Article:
These “constructive” entities can also be introduced into a live environment, which reduces the need to provide live aircraft representing enemy target aircraft combatants, also referred to as aggressor aircraft. In this way, live pilots can see aircraft or ground threats that are computer-generated but perceived as real on aircraft radar and other aircraft sensors by the fighting pilot. This enables substantial cost saving by reducing wear and tear on real aircraft, reduced fuel costs, and reduced workload on pilots who would otherwise have to fly real aircraft to support these threat aircraft combatants.
This combination of live, virtual and constructive training is recognized as a major step in the ability to achieve combat training efficiency on the path to the ultimate vision of optimized “blended training.” Many U.S. customers use this term to describe the blending of LVC to achieve maximum training fidelity value at an optimized cost per hour of training.
“A key challenge for our military leaders is to define the right blend or ratio of LVC to achieve an optimized cost per flight hour without sacrificing training fidelity,” said Todd Kortbein, senior business development manager for air combat.
In an effort to define this optimized blended training state, technology building blocks are being developed and fielded in anticipation of the future LVC training requirements. In addition, technology demonstrations, such as the SLATE (Secure LVC Advanced Training Environment) demonstration at Nellis AFB in Nevada, aim to establish the value of LVC in training pilots for fifth-generation aircraft such as the F-35 and F-22. The findings from SLATE will factor into the training programs for these aircraft to achieve the correct proportions of the LVC blend.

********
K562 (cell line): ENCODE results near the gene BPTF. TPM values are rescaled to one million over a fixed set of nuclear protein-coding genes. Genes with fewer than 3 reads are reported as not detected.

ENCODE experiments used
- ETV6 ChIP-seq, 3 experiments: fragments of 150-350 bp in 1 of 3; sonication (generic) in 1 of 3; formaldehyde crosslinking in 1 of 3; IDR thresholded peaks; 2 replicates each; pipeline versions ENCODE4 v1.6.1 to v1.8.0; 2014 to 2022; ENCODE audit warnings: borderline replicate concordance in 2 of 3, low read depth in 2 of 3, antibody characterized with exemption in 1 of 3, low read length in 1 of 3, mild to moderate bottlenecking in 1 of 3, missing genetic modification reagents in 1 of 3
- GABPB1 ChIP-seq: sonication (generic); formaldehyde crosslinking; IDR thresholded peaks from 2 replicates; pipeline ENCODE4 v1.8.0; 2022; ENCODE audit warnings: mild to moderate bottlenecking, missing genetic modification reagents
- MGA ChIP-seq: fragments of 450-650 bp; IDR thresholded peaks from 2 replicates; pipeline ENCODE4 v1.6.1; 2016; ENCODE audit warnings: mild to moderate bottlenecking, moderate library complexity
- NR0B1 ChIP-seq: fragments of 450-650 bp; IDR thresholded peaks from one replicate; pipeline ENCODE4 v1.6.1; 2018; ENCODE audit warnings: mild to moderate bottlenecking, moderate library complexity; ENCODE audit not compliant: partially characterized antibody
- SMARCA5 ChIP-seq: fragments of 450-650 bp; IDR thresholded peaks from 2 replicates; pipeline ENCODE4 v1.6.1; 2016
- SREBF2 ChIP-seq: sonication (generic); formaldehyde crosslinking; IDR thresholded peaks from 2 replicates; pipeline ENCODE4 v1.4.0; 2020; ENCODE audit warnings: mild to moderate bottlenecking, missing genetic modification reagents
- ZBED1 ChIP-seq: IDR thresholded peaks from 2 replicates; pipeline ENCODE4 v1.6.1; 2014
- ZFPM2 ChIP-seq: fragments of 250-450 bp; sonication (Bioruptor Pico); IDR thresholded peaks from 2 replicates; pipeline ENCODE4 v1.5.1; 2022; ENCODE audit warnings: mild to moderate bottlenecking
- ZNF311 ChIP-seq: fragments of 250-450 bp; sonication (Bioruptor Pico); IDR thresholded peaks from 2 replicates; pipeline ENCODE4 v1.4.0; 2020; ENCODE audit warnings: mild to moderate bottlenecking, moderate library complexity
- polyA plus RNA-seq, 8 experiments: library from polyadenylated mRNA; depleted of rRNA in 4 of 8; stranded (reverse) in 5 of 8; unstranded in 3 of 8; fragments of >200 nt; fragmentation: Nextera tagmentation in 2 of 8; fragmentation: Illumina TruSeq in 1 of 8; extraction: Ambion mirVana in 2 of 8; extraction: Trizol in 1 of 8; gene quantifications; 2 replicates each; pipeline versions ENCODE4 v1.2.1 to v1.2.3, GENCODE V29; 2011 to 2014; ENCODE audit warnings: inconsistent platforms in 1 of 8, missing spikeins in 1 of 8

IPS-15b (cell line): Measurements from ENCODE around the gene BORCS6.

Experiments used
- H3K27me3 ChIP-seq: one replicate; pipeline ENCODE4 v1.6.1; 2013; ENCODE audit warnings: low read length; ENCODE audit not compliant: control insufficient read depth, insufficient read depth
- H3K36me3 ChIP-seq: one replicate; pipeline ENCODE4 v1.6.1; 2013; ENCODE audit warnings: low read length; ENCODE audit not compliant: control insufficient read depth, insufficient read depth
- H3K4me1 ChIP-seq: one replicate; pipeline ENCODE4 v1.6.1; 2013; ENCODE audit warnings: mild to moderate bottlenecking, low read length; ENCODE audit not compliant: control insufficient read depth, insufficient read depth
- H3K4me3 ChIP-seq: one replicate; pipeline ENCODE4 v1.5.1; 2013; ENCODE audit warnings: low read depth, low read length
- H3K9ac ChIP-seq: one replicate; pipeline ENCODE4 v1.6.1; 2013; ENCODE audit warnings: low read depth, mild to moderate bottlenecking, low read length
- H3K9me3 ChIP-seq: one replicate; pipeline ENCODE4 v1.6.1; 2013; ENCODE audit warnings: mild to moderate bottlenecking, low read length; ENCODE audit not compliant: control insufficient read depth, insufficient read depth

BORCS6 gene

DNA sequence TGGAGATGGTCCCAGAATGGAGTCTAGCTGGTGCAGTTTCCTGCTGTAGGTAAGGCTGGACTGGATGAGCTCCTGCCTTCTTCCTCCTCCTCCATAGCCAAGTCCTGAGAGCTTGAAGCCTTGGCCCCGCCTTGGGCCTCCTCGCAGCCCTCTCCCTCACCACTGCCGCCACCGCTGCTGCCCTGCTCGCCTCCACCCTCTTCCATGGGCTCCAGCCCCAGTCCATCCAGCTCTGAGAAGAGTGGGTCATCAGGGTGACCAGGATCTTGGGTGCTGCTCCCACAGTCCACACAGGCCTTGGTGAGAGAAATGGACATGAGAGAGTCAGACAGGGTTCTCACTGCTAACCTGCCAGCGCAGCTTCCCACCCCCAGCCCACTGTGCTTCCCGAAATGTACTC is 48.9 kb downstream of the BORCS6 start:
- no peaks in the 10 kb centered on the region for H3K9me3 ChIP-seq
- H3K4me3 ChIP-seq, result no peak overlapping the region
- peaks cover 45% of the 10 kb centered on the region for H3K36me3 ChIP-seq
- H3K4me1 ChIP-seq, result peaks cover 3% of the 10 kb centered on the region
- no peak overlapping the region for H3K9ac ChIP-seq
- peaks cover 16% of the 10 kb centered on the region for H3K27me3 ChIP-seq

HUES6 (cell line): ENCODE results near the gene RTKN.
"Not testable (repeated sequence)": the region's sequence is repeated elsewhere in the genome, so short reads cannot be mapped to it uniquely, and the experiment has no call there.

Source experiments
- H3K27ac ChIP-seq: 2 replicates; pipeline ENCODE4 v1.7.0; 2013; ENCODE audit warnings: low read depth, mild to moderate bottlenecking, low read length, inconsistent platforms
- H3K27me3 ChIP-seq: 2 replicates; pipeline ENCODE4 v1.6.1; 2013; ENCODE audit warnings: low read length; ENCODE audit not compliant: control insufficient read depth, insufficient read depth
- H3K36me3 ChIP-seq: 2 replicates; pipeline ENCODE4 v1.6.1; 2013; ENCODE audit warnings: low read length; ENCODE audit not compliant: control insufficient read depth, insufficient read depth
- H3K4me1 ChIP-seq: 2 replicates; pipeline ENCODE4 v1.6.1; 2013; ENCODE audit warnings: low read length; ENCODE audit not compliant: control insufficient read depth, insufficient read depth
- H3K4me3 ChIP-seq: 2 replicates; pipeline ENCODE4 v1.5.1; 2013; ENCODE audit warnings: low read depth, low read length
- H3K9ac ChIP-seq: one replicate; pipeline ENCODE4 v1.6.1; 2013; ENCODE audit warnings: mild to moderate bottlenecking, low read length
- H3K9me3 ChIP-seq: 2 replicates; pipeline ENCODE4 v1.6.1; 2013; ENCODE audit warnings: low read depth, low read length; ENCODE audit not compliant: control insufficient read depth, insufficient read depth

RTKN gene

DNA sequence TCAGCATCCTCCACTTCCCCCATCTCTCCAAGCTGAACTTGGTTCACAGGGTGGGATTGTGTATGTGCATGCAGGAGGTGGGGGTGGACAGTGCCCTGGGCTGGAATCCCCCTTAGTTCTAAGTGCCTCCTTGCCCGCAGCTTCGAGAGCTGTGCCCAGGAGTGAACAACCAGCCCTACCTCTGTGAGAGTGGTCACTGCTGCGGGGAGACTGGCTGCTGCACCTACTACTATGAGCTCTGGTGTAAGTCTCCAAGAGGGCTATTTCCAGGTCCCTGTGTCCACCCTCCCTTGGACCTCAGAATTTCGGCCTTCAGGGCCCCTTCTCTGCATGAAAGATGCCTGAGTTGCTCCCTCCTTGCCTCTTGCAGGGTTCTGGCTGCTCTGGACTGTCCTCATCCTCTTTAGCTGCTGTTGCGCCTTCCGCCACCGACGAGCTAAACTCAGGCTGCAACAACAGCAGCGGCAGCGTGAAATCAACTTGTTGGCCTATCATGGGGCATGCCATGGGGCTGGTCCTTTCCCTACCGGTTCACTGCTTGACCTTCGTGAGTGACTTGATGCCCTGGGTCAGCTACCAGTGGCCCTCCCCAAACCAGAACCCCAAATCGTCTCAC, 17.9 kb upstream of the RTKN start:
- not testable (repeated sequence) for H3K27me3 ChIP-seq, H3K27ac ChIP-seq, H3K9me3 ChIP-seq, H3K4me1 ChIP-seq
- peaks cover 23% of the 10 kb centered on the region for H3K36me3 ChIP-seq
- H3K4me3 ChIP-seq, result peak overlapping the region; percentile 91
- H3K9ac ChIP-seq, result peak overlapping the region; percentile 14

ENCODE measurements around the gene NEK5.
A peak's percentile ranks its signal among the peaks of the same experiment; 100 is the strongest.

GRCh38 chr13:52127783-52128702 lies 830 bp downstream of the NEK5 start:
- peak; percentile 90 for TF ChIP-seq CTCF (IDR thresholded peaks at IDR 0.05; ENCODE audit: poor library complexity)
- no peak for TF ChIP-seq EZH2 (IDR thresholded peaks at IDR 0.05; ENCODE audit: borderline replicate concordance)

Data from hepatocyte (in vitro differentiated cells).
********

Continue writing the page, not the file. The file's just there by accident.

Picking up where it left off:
A key LVC enabling technology is encryption for the ACMI data links. The technology includes single- and multi-level encryption for securing sensitive training data in hostile environments. This capability is extremely important to protect weapons and tactics data during training in environments where an enemy may be able to intercept them.
The more advanced multi-level encryption allows data nodes at different security levels to interact during training, which is an important enabler for future LVC operations. For example, a “confidential” flight simulator tied to an F-35 (able to manage up to the “secret” classification) can exchange data, but the flight simulator cannot display and the operator cannot see the most sensitive data from the F-35.
Another technology building block is the emergence of highly sophisticated data links. These permit the use of advanced modulation techniques for improved spectral efficiency that allow the transmission of additional data sets needed to support LVC. Improved spectral efficiency, which refers to the amount of frequency spectrum used for information transmission, will allow operations in the radio frequency spectrum, which competes with the cell phone industry for this valuable asset.
These data links also incorporate software-defined radio technology to allow communication between disparate training systems while minimizing overall system latency between training participants and entities. This is a key component in LVC because it allows an increase in their number while operating over broader geographically dispersed areas.
Leonardo DRS expects to increase its market by expanding its presence and increasing its technical capability and training-product offerings in the F-35 community. The company also intends to broaden the market by enlarging its role in blended training domestically and internationally. The forecast is based on anticipated platform sales that include the F-35 worldwide and the need for advanced LVC use in nations that fly the F-35.